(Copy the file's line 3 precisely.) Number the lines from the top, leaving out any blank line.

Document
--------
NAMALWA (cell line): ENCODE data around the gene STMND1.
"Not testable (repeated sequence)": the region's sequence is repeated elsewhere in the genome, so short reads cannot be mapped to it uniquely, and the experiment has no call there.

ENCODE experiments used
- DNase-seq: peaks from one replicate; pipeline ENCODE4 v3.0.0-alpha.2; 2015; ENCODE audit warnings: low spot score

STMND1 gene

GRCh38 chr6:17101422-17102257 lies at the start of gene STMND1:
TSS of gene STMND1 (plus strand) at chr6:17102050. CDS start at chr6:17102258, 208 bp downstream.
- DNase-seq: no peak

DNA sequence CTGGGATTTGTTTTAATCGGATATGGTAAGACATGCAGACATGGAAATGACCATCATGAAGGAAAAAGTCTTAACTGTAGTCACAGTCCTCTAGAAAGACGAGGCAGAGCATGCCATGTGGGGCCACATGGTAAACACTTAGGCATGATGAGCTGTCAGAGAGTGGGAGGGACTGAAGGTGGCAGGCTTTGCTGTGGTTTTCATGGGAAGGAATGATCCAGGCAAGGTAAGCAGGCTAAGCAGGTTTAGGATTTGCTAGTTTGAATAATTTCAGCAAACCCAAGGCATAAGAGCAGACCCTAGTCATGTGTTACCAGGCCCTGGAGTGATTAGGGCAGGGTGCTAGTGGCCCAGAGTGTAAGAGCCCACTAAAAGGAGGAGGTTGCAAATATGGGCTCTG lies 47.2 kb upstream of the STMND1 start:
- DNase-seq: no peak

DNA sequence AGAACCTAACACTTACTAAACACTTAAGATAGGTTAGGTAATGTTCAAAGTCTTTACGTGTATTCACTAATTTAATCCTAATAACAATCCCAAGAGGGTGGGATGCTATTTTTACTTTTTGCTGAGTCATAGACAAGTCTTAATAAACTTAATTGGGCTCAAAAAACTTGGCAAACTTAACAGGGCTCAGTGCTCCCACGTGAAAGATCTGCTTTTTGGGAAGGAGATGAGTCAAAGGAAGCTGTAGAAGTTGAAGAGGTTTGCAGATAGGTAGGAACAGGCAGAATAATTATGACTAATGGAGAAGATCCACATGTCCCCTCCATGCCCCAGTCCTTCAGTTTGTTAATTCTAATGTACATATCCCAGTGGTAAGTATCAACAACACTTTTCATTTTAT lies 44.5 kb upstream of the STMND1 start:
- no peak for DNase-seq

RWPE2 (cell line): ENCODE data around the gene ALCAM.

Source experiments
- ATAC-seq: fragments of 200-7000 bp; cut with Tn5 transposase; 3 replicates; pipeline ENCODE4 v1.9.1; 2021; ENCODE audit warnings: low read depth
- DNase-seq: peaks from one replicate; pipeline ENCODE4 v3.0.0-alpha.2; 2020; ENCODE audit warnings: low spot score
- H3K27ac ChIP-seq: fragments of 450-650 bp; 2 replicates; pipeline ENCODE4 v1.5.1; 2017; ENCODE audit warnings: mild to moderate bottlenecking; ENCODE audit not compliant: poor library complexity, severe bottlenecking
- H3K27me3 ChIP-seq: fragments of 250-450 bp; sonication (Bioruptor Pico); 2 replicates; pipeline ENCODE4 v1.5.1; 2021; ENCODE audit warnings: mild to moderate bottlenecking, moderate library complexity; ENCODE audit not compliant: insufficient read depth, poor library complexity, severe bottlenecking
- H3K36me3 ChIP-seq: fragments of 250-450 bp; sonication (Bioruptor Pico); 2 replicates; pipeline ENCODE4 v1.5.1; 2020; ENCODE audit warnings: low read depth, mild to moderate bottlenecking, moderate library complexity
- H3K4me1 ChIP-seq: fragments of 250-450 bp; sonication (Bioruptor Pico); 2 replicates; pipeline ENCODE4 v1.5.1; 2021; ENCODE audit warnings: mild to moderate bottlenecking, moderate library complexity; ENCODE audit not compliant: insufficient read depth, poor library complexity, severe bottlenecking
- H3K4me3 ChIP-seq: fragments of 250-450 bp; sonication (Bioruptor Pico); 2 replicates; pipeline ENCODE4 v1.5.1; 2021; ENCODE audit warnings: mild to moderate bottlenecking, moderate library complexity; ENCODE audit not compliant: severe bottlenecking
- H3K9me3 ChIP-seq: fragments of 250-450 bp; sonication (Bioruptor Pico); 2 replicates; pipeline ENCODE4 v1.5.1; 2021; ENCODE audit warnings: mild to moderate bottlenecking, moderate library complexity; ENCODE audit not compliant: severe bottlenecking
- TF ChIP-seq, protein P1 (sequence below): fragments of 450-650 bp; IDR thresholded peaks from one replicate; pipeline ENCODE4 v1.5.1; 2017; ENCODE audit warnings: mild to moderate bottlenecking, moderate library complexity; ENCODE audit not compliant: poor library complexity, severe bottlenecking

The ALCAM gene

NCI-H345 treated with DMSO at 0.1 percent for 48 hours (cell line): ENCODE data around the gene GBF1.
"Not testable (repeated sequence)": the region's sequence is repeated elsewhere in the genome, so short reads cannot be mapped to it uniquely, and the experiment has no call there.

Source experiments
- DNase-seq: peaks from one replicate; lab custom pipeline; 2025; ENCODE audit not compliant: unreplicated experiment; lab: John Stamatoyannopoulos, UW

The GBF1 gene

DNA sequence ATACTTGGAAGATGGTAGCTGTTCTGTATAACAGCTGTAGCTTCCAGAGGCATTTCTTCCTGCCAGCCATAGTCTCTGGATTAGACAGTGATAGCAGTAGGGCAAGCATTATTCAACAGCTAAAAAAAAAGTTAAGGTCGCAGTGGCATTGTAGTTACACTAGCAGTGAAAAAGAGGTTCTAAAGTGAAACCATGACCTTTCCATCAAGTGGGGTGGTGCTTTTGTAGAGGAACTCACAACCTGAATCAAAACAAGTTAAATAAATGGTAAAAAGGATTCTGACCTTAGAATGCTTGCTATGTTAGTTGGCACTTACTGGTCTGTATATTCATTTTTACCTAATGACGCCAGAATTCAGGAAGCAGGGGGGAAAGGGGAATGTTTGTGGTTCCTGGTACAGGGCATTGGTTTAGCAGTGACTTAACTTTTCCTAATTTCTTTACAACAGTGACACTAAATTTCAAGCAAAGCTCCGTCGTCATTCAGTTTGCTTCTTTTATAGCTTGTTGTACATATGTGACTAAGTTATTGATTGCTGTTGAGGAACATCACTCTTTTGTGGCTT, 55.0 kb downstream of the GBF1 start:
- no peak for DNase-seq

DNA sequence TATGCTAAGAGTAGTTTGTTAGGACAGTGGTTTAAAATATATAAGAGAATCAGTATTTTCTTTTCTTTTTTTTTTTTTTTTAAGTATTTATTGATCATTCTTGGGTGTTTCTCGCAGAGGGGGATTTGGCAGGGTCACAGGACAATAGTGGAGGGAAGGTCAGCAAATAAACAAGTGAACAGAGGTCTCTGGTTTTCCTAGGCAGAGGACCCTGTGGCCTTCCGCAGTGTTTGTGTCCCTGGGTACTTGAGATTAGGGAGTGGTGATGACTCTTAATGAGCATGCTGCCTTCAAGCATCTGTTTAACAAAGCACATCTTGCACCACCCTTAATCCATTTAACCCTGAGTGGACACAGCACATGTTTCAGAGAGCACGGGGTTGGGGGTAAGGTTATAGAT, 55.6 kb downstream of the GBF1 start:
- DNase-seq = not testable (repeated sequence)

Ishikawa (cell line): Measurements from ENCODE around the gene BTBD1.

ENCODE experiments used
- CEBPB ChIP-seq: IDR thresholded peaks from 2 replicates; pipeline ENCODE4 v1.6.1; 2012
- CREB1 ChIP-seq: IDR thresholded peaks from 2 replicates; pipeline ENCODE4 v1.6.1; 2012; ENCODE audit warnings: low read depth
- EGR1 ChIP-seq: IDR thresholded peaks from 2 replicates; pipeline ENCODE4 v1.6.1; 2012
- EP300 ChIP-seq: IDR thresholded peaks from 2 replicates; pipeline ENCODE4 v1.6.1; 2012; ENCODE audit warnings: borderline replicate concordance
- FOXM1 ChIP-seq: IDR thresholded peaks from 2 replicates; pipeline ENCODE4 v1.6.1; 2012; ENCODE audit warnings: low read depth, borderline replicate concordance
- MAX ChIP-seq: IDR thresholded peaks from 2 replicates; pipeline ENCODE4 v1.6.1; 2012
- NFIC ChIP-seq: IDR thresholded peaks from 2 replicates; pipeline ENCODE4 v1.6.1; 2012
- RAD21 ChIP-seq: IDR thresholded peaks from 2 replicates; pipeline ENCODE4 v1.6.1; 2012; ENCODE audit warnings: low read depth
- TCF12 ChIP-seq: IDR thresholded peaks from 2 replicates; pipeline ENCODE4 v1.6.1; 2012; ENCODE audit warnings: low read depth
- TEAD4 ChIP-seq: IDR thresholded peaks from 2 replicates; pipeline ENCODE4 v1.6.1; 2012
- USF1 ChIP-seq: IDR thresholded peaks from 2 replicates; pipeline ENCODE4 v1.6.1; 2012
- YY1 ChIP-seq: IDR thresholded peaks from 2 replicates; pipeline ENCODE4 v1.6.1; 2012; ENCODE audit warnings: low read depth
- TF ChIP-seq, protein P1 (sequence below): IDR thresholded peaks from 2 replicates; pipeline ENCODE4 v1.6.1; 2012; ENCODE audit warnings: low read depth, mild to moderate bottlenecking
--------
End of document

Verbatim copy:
ENCODE experiments used